As I have detailed, my patient journey has been unnecessarily convoluted and lengthy. It seems I am now presenting with an unusual and complex condition that is not entirely understood by the consultants who have viewed my scans. It seems that although malignancy is thought to be unlikely, I am not fully reassured by the way in which this has been managed, as I am aware this can only be definitively ruled out through histology. Furthermore, this is something that has never been discussed with me, I only know of this through reading my medical notes. I have repeatedly been told that malignancy has never been in question, which after reviewing my medical notes, I now know is completely untrue. Despite this, it seems that the most likely diagnosis is an unusual and complex presentation of endometriosis and, as this is having a catastrophic impact on my quality of life, it seems that the most suitable speciality for my case would be within the ‘specialist endo centre’, who would be most qualified to provide the appropriate care for this level of complexity. I wish for my diagnosis and treatment options to be discussed with me in an open manner that allows me to make an informed decision with regards to my treatment.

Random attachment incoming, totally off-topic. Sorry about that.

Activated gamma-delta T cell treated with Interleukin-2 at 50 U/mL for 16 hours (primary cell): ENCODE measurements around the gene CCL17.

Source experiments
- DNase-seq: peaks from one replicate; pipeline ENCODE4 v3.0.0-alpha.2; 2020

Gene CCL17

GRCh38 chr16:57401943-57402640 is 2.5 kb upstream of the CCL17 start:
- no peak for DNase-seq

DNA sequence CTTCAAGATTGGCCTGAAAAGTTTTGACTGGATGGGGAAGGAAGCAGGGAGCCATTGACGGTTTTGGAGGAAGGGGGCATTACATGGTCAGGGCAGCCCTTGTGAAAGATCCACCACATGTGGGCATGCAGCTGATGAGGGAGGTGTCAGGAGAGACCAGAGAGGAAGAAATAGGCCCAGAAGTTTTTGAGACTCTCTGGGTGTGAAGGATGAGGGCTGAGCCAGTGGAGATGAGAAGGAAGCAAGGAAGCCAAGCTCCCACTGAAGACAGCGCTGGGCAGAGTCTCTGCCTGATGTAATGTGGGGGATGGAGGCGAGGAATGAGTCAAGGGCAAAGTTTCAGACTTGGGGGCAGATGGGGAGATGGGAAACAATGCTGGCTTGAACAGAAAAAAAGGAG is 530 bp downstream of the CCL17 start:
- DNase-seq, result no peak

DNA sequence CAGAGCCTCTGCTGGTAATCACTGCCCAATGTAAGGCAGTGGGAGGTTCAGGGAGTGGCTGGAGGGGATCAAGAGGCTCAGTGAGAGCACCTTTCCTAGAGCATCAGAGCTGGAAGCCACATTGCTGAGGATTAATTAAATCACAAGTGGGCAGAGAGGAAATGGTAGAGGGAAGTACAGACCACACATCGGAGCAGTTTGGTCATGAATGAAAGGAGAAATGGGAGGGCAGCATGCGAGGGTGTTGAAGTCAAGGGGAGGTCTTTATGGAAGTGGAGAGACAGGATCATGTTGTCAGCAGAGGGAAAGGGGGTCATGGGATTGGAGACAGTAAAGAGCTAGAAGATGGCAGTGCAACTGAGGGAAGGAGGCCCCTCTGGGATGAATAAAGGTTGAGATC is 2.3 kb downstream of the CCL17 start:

I am sure you will be aware from the nature of this letter that I have considered my situation at length and that I believe my care has not been appropriately managed. I am well aware of the limited resources available to NHS services and due to this, I would rather avoid lodging a formal complaint and instead for my situation to be examined and any appropriate changes made.